•  Literature related to taking, trade and consumption for consumption purposes, for each species;
  •  Evidence for take, trade and consumption for each species, incl. amounts taken/consumed, locations, prices and trends;
  •  IUCN Red List information to see which species are registered as being threatened by regulated, unregulated, legal and illegal taking for the delivery of meat or other wildlife parts for consumption;
  •  Legal protection status (MEAs and national legislation); and
  •  Available assessments on the likely sustainability of taking, trade and consumption. c) Identification, to the extent possible, of indirect impacts (e.g., effects on the availability of prey species, cascading effects on other species, food webs, ecosystem functioning and services, and human societies such as regarding food security) of wild meat taking, trade and consumption of the avian species specified above. Compile and summarize information and case studies on these indirect impacts, including areas for potential additional research to address gaps. d) Case studies on the impact of wild meat taking, trade and consumption on a selection of globally threatened avian species occurring within the geographical limits of this study, and its relative importance with respect to other drivers of decline. e) Compile evidence, to the extent possible, of the linkages between taking, trade and consumption of the species taken for human consumption/trade and zoonotic disease transmission risk f) Identification, to the extent possible, of motivations for the taking, trade and consumption, e.g.,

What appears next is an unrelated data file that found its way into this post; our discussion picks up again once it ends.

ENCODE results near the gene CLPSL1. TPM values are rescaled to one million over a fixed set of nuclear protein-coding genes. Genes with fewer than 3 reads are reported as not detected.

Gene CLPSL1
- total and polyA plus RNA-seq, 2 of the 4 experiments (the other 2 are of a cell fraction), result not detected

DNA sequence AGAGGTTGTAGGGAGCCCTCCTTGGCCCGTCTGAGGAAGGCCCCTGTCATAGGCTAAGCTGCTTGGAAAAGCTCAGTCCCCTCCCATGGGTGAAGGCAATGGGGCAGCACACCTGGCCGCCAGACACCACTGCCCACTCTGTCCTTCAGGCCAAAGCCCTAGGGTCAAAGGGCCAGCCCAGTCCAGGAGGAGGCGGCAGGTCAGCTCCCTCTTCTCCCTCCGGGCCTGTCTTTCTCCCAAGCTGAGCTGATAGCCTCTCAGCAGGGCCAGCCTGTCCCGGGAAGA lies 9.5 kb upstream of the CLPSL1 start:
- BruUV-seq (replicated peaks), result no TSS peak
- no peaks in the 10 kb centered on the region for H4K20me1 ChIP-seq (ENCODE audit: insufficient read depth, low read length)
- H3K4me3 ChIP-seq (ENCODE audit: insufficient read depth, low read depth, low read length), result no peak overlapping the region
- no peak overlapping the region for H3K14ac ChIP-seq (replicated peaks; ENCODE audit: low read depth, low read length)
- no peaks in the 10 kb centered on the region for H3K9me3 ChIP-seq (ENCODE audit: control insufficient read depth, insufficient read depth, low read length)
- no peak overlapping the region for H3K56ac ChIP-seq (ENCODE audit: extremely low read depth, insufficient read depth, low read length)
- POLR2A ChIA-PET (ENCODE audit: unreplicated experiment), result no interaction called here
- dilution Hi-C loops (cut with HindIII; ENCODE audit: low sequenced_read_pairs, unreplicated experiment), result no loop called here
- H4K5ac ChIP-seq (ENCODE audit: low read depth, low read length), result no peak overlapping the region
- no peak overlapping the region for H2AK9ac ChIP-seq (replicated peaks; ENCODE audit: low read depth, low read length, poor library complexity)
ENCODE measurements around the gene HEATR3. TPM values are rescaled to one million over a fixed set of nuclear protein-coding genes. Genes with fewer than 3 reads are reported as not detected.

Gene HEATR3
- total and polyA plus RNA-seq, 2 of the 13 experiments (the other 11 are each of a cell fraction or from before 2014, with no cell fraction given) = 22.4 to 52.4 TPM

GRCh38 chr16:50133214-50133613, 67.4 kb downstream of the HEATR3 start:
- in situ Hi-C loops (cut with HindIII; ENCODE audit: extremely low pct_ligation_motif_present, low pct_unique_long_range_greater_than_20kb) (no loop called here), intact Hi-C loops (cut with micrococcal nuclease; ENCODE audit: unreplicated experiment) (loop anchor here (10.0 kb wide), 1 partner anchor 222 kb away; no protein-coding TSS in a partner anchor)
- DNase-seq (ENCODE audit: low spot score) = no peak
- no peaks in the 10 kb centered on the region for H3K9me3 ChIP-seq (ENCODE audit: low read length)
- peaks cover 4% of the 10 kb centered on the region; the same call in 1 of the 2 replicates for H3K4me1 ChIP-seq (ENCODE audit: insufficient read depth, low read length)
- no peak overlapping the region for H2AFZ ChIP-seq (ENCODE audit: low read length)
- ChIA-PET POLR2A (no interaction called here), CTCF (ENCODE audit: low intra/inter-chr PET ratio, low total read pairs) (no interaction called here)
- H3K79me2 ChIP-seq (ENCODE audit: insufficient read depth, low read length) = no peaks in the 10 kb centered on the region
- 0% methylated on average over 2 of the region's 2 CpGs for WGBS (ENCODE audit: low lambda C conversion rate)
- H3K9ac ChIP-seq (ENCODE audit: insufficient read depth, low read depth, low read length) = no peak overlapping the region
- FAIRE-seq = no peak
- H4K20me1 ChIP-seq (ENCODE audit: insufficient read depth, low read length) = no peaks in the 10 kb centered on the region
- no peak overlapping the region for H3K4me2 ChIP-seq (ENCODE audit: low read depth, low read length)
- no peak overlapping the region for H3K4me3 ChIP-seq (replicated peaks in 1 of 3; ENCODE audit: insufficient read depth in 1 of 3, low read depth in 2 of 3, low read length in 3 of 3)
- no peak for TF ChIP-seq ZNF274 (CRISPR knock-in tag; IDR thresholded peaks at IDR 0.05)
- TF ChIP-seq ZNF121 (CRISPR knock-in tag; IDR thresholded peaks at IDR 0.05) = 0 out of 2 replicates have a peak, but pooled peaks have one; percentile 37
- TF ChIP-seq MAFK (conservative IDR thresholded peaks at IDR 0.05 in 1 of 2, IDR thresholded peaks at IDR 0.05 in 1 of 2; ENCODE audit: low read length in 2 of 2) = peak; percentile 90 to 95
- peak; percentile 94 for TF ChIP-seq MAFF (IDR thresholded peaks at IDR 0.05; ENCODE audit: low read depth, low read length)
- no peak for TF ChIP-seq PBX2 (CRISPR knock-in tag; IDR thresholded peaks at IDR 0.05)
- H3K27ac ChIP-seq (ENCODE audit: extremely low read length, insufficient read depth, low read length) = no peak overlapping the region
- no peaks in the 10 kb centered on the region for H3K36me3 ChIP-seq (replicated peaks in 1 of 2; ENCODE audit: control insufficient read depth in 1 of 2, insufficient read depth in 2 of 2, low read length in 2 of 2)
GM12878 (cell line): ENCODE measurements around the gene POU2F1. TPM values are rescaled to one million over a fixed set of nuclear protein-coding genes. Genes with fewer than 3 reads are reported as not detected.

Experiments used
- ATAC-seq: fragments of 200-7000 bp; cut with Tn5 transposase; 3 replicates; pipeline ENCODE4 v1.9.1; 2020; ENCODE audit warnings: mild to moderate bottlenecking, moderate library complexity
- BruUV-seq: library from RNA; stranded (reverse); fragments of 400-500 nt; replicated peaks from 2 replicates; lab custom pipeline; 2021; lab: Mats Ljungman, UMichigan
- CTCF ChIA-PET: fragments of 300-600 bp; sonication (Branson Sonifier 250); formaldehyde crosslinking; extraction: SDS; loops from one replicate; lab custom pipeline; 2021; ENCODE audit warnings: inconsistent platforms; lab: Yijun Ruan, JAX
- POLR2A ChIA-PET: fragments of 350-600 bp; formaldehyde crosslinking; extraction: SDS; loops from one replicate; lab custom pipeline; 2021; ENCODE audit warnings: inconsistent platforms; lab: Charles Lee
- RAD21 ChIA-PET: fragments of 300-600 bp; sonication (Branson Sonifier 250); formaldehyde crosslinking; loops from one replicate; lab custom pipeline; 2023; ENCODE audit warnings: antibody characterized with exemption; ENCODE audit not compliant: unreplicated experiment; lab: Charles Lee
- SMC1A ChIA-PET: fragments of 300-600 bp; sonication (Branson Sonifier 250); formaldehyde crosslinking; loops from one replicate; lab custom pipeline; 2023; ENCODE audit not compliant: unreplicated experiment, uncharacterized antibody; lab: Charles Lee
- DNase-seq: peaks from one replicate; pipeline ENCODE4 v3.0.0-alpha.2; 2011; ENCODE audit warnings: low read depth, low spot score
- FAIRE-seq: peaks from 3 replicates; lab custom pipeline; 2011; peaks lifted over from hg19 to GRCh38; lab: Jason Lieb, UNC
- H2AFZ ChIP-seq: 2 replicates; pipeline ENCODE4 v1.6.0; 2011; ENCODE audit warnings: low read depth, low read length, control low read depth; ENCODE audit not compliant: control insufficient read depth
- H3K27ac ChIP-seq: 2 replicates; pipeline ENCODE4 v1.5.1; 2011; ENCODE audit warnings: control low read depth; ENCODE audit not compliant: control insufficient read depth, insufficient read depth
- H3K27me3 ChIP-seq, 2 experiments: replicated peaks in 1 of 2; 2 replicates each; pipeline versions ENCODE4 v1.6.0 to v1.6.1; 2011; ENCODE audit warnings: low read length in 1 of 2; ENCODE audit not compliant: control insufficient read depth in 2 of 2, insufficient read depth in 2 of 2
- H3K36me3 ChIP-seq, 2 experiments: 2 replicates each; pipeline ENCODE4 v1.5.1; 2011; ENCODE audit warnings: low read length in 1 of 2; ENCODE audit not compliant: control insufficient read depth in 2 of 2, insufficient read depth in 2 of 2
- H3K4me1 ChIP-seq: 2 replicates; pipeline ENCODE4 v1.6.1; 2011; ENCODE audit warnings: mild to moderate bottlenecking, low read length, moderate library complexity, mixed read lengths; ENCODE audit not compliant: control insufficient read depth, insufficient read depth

•  Is the use related to unintentional take (if possible, identify whether dead or alive) or is the take intentional?
  •  Is the use traditional, rural, urban, commercial, other?
  •  Is there a difference between primary and secondary reasons for the use?
  •  How much of it is subsistence use of wild meat?
  •  Are there any alternative protein sources available? g) Knowledge gaps related to:
  •  Take, trade and consumption of CMS listed species, given the challenges of monitoring these activities.
  •  Policy recommendations based on potential legislation gaps identified
  •  Areas for potential future analyses regarding the impacts of taking of the CMS listed species e.g., cascading effects on other species, food webs, ecosystem functioning and services, and human societies such as regarding food security. h) A spreadsheet of the above information (with linked Mendeley-compatible electronic library) and compile a full bibliography of the relevant sources used. i) A Microsoft Power Point presentation of max 20 slides with powerful images and graphs, summarising the main findings of the report. Further to the above, the consultant will be required to integrate the data arising from the upcoming Vulture MSAP mid-term review (to take place in 2023) into the final report and to support a planned workshop on the development of an Action Plan on West African Vultures (envisaged for the end of 2023) where data compiled on wild meat take can be presented and verified, with a special focus vulture taking and trade for human consumption. Reporting lines The work will be conducted under the direct supervision of the Head of the Avian Species Team and the overall supervision of the Executive Secretary of the CMS Secretariat. Cooperation with members of the CMS Avian Species Team and the MIKT Coordinator is also expected.

Qualifications/special skillsExperience: The CMS Secretariat welcomes applications from individuals with substantive proven experience and capacity to provide the required output as described above. In particular, the applicant should:

  •  Have proven expertise in producing scientific reviews and/or assessment reports;
  •  Have proven knowledge in the fields relating to avian wild meat use, including an understanding of the interactions with related but different issues such as fisheries, whaling, bird pet trade or hunting; and